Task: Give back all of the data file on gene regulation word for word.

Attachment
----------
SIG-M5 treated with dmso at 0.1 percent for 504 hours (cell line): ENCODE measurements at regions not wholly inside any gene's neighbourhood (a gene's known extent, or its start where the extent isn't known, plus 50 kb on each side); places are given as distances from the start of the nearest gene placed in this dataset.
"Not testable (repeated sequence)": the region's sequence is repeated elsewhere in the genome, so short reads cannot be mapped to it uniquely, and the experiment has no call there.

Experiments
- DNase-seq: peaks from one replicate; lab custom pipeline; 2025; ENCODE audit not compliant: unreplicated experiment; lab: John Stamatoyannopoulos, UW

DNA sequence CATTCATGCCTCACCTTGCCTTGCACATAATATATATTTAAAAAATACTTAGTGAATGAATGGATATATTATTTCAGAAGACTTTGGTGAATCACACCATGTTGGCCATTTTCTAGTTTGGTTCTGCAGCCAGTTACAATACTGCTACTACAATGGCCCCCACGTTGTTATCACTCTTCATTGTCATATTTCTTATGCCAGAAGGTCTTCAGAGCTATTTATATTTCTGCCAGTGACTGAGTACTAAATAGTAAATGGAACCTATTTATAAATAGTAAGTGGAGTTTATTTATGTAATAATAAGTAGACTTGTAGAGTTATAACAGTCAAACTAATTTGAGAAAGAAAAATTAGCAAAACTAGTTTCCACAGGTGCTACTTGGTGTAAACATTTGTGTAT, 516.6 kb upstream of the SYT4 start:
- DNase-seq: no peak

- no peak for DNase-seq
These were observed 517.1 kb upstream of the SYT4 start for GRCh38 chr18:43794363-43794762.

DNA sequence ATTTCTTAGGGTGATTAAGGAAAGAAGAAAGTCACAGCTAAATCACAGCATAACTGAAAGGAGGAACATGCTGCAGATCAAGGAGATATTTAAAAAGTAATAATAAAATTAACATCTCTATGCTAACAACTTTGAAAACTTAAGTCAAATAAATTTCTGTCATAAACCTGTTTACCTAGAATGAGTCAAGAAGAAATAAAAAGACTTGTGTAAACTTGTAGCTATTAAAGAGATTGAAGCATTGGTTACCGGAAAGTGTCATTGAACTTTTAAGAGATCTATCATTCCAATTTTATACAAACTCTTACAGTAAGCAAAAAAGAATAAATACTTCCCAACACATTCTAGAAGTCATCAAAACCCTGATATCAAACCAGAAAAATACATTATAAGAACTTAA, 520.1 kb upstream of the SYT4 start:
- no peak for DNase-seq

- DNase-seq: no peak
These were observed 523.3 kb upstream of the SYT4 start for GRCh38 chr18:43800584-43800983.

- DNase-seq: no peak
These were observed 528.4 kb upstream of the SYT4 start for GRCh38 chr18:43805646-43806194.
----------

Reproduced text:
SIG-M5 treated with dmso at 0.1 percent for 504 hours (cell line): ENCODE measurements at regions not wholly inside any gene's neighbourhood (a gene's known extent, or its start where the extent isn't known, plus 50 kb on each side); places are given as distances from the start of the nearest gene placed in this dataset.
"Not testable (repeated sequence)": the region's sequence is repeated elsewhere in the genome, so short reads cannot be mapped to it uniquely, and the experiment has no call there.

Experiments
- DNase-seq: peaks from one replicate; lab custom pipeline; 2025; ENCODE audit not compliant: unreplicated experiment; lab: John Stamatoyannopoulos, UW

DNA sequence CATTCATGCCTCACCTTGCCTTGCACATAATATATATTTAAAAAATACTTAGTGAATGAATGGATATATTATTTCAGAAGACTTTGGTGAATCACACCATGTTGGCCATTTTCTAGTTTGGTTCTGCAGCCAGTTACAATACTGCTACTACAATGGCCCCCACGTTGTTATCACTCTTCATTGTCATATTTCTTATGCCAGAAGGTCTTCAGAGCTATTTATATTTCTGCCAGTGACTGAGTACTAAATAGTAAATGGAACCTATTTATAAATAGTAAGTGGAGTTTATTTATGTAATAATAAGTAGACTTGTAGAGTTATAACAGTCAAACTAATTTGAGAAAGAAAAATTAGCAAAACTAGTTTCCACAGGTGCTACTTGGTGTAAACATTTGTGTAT, 516.6 kb upstream of the SYT4 start:
- DNase-seq: no peak

- no peak for DNase-seq
These were observed 517.1 kb upstream of the SYT4 start for GRCh38 chr18:43794363-43794762.

DNA sequence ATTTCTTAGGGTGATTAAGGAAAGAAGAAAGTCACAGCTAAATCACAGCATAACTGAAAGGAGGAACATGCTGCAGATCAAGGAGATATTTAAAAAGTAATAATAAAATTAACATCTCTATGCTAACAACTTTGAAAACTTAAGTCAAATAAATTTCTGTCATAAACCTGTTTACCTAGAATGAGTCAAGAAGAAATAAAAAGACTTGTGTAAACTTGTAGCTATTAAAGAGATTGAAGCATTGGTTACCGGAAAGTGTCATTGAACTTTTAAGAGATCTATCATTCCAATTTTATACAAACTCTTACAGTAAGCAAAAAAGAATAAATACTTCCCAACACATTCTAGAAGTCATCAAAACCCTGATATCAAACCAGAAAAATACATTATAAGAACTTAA, 520.1 kb upstream of the SYT4 start:
- no peak for DNase-seq

- DNase-seq: no peak
These were observed 523.3 kb upstream of the SYT4 start for GRCh38 chr18:43800584-43800983.

- DNase-seq: no peak
These were observed 528.4 kb upstream of the SYT4 start for GRCh38 chr18:43805646-43806194.